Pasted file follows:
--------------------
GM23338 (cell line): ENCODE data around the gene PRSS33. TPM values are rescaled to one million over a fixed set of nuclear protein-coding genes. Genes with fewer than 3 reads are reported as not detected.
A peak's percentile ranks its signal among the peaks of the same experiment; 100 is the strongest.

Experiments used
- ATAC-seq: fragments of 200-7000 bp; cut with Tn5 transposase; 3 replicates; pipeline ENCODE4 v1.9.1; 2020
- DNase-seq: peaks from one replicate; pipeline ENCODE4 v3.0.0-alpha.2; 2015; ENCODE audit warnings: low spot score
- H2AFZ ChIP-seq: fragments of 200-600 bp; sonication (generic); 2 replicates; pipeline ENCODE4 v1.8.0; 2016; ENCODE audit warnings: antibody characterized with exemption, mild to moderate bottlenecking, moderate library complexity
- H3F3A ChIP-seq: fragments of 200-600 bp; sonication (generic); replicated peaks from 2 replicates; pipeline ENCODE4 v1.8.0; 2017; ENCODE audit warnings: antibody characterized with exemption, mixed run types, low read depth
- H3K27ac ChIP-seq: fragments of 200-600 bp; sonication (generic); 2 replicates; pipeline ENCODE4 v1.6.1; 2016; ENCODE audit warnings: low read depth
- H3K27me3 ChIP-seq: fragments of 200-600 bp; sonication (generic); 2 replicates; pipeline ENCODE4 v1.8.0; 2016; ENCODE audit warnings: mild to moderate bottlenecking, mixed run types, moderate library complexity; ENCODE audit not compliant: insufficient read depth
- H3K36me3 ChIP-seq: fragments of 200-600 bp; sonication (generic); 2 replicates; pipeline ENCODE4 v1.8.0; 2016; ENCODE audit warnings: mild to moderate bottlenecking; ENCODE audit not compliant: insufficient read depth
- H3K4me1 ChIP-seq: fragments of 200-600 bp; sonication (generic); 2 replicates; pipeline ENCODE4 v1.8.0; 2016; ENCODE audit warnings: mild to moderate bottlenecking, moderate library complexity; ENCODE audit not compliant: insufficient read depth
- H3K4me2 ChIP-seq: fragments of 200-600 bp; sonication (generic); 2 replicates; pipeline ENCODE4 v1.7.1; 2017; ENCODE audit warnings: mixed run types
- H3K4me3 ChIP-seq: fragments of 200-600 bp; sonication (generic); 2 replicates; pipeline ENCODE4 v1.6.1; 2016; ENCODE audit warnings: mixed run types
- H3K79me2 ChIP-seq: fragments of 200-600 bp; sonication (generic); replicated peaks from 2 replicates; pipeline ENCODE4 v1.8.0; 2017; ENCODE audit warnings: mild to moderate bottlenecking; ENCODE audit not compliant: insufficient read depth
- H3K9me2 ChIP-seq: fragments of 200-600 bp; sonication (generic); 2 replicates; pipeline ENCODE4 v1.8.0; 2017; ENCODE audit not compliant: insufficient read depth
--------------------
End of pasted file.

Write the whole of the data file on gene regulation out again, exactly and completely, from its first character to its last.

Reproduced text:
GM23338 (cell line): ENCODE data around the gene PRSS33. TPM values are rescaled to one million over a fixed set of nuclear protein-coding genes. Genes with fewer than 3 reads are reported as not detected.
A peak's percentile ranks its signal among the peaks of the same experiment; 100 is the strongest.

Experiments used
- ATAC-seq: fragments of 200-7000 bp; cut with Tn5 transposase; 3 replicates; pipeline ENCODE4 v1.9.1; 2020
- DNase-seq: peaks from one replicate; pipeline ENCODE4 v3.0.0-alpha.2; 2015; ENCODE audit warnings: low spot score
- H2AFZ ChIP-seq: fragments of 200-600 bp; sonication (generic); 2 replicates; pipeline ENCODE4 v1.8.0; 2016; ENCODE audit warnings: antibody characterized with exemption, mild to moderate bottlenecking, moderate library complexity
- H3F3A ChIP-seq: fragments of 200-600 bp; sonication (generic); replicated peaks from 2 replicates; pipeline ENCODE4 v1.8.0; 2017; ENCODE audit warnings: antibody characterized with exemption, mixed run types, low read depth
- H3K27ac ChIP-seq: fragments of 200-600 bp; sonication (generic); 2 replicates; pipeline ENCODE4 v1.6.1; 2016; ENCODE audit warnings: low read depth
- H3K27me3 ChIP-seq: fragments of 200-600 bp; sonication (generic); 2 replicates; pipeline ENCODE4 v1.8.0; 2016; ENCODE audit warnings: mild to moderate bottlenecking, mixed run types, moderate library complexity; ENCODE audit not compliant: insufficient read depth
- H3K36me3 ChIP-seq: fragments of 200-600 bp; sonication (generic); 2 replicates; pipeline ENCODE4 v1.8.0; 2016; ENCODE audit warnings: mild to moderate bottlenecking; ENCODE audit not compliant: insufficient read depth
- H3K4me1 ChIP-seq: fragments of 200-600 bp; sonication (generic); 2 replicates; pipeline ENCODE4 v1.8.0; 2016; ENCODE audit warnings: mild to moderate bottlenecking, moderate library complexity; ENCODE audit not compliant: insufficient read depth
- H3K4me2 ChIP-seq: fragments of 200-600 bp; sonication (generic); 2 replicates; pipeline ENCODE4 v1.7.1; 2017; ENCODE audit warnings: mixed run types
- H3K4me3 ChIP-seq: fragments of 200-600 bp; sonication (generic); 2 replicates; pipeline ENCODE4 v1.6.1; 2016; ENCODE audit warnings: mixed run types
- H3K79me2 ChIP-seq: fragments of 200-600 bp; sonication (generic); replicated peaks from 2 replicates; pipeline ENCODE4 v1.8.0; 2017; ENCODE audit warnings: mild to moderate bottlenecking; ENCODE audit not compliant: insufficient read depth
- H3K9me2 ChIP-seq: fragments of 200-600 bp; sonication (generic); 2 replicates; pipeline ENCODE4 v1.8.0; 2017; ENCODE audit not compliant: insufficient read depth